Mohammed Arafat, We Are Not Numbers
Recently, a friend guided me to a refugee camp in western Gaza by the beach, called the al-Shati Camp. The camp, whose residents include 84,000 Palestinian refugees forced by the Israelis to leave their homes in 1949, is the oldest and largest camp in the Strip.
The narrow streets were crowded with joyful kids playing traditional games, such as marbles and jump rope. Their laughter filled the air.
We entered a narrow alley, where sewage flowed from homes on both sides. Watching kids play in this unhealthy environment filled me with pangs of anxiety.
Then I heard a shout from the man I had come to visit, Jaber Musa, 67. He sat at the entrance of house, side by side with a younger man who looked like him. Standing up to welcome me, Musa and the other man, who I came to know was his younger brother, shook my hands and invited me to enter their house.
Inside, the house looked old and dusty. Some kids played with a cat in the hallway. Jaber’s brother asked them to play somewhere else because they were so noisy. We sat in the living room, where we were served cups of unsweetened Arabic coffee.
“This is not my home! I used to have the biggest and most beautiful home in this area,” Jaber was quick to tell me. “This is my brother’s home. Mine was right behind us.”
He went on to explain: His family was forced to leave Gaza’s Bayt Jirja village following what Palestinians call the Nakba (catastrophe, or the creation of Israel). Israeli settlers moved in and they were pushed out. The experience transformed Musa into an activist for the Palestinian cause.
As a consequence, Jaber was arrested by Israeli forces and sentenced to eight years in prison.
“During my stay in the jail, they tortured me by hitting me repeatedly with heavy shoes made of rubber,” he recalled with a shudder. “They hit me on the back of the head, which made me lose most of my sight.”
Due to damage to one of his retinas, he lost 90 percent of his vision. But the worst was yet to come. When Jaber finally was released and returned to his camp, his home had been demolished one day after his arrest. Nevertheless, he rebuilt his home, married and had eight children—four sons and four daughters.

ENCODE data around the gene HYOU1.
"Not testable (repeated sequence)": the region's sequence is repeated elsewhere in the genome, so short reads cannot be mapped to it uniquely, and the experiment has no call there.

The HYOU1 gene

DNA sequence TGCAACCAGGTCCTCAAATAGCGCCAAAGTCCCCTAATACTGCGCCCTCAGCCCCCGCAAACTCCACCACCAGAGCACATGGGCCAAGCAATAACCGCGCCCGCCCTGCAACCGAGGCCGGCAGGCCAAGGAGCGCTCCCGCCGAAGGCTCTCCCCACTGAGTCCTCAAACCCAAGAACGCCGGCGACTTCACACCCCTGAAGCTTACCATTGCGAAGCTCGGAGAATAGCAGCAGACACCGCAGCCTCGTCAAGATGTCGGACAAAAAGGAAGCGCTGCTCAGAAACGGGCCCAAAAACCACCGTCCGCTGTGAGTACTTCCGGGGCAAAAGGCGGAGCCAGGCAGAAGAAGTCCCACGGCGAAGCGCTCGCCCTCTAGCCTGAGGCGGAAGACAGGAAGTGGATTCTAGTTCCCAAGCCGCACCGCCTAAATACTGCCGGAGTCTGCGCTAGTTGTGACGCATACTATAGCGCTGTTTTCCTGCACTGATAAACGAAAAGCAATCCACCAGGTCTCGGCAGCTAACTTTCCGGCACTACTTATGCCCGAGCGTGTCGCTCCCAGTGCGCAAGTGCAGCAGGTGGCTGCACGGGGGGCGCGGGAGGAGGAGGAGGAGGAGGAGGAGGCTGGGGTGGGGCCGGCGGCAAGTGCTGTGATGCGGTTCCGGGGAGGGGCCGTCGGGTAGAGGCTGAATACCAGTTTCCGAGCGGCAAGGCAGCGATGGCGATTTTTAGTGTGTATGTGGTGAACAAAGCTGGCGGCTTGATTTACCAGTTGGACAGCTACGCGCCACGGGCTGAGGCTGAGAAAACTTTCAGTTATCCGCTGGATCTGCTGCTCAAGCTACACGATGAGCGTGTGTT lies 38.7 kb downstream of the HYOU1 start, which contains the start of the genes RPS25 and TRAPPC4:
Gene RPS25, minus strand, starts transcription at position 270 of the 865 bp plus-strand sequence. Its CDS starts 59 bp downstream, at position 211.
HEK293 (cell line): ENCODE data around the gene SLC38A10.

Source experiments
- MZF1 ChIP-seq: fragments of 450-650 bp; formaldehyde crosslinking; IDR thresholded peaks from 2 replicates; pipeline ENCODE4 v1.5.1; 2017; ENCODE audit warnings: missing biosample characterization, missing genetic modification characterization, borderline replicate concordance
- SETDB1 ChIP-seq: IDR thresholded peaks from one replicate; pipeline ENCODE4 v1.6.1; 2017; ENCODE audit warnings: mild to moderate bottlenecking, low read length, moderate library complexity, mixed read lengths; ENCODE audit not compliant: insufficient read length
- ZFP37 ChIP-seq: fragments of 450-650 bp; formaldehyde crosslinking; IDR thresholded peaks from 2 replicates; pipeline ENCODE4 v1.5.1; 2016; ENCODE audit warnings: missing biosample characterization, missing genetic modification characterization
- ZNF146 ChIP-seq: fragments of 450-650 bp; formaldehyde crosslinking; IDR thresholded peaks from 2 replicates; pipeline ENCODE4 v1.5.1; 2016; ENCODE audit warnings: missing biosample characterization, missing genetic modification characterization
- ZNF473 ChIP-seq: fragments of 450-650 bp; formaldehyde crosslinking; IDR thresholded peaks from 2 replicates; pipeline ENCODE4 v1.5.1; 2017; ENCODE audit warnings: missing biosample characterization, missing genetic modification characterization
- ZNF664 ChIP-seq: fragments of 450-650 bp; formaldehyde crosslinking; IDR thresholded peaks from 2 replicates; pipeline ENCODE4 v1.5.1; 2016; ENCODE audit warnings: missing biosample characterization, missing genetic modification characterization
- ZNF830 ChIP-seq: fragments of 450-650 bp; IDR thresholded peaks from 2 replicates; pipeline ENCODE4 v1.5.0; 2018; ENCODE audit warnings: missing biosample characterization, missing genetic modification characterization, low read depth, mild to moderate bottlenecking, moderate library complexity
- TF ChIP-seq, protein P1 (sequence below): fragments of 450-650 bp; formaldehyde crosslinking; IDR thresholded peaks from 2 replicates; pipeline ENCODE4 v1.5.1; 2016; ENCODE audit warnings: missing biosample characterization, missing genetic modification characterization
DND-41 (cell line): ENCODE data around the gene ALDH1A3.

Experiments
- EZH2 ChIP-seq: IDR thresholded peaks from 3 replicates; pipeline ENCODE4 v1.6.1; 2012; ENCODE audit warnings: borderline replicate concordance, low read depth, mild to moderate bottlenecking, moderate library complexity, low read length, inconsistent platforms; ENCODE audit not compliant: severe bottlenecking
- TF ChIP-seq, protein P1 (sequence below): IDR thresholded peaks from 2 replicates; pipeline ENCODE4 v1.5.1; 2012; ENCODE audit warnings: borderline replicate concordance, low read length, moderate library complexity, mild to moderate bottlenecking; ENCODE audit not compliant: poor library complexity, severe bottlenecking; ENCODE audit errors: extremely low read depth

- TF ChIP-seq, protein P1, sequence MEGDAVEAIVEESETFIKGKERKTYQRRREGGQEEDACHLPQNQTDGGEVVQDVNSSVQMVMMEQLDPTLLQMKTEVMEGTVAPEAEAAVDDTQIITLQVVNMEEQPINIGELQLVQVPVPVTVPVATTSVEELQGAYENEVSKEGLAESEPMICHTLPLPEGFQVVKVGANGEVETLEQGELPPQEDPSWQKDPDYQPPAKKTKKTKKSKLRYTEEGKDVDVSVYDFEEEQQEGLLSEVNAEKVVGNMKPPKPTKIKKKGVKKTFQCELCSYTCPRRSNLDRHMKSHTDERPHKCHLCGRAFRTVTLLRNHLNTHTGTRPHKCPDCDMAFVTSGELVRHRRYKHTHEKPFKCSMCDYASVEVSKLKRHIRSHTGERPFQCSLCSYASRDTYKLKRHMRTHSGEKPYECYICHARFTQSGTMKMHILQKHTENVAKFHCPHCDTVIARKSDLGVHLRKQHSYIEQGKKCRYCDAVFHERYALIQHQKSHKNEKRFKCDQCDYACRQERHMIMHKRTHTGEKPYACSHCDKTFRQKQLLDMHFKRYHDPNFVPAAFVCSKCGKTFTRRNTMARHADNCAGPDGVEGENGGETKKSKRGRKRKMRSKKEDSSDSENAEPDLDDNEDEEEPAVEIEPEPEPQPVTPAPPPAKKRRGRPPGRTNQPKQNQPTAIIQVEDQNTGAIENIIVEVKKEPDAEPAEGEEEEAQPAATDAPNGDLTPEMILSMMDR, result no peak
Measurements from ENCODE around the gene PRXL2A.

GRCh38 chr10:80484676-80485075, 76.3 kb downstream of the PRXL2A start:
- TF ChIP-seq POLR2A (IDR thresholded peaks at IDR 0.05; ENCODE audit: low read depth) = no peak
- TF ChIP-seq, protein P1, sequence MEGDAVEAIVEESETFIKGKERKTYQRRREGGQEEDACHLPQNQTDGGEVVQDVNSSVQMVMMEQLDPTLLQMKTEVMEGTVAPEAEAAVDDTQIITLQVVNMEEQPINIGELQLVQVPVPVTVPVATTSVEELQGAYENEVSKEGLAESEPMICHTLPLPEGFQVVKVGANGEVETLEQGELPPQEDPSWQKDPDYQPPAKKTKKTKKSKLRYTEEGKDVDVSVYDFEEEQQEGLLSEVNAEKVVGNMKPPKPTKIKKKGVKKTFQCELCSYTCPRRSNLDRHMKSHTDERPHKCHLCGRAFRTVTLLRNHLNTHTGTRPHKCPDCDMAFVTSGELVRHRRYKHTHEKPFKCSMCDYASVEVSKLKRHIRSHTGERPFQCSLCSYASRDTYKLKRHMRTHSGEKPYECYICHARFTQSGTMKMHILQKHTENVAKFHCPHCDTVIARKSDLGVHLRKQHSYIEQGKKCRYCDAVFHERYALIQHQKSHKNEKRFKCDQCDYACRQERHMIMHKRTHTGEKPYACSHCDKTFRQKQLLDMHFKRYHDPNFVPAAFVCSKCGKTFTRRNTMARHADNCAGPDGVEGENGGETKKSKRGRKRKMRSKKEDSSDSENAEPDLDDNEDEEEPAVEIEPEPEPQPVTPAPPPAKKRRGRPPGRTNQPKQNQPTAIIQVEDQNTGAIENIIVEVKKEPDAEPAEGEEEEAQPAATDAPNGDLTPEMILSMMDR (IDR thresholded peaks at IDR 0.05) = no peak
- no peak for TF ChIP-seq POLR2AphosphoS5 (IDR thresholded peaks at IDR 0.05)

“My life was stable until 2003, when the U.S. army invaded Iraq and killed its president, Saddam Hussain. That moment was a turning point,” he sighed.
Saddam Hussain was head of the Arab Liberation Front (ALF), a minor Palestinian political party in which Musa was active. Under Hussein, Iraq had been the main financial supporter for the ALF, and when he was killed, Musa stopped receiving his salary. He was forced to his spacious home and rent a much smaller, cramped one instead. Today, he barely scrapes by on a small pension from the Palestinian Authority, an ALF partner.
“[Later,] my wife was diagnosed with colon cancer; I tried to send her to Ramallah to get the treatment she needed, but she could not get an exit permit from the Israeli authorities,” he said, adding that his wife, Fuaz, refused to complete the application process because the border personnel tried to interrogate her. Often, Israelis try to scare Palestinians into agreeing to spy on their neighbors during interrogations.
Fuaz Musa remains alive, thankfully, although unstable.
Abruptly, Jaber announced that he wanted to change the subject to a happier topic: the assistance he received recently, thanks to American NGO Rebuilding Alliance. He lifted up a small solar light.
“The value of this light is priceless to me! It’s like a gift from God, since my vision is worse when the electricity is off and it’s dark,” he explained. “And unlike candles, they aren’t dangerous.”
Due to a severe shortage of fuel and the inability of Gaza’s sole power plant to operate at full capacity, the Strip’s 2 million inhabitants currently live with only three hours or so of electricity per day. In 2016, a house burned down and three children were killed when a lit candle was knocked over.
Jaber said that in addition to saving lives, the lights carried around like Ramadan lanterns by children, putting smiles on their faces. Ramadan is a major Muslim holiday.
“I know the organization that sent in the lights is American,” he said, when asked if he knew where the “Lights of Hope” came from. “I love American people since so many have always stood with Palestine. What [U.S. President] Trump is doing does not necessarily represent the intensions of the American people. We thank Americans and we thank the organization that donated the lights.”
Asked about his message to the world, Jaber said more people everywhere need to know what's going on in Gaza. "We encourage people to try to understand our suffering and to urge the responsible ones to seek a solution."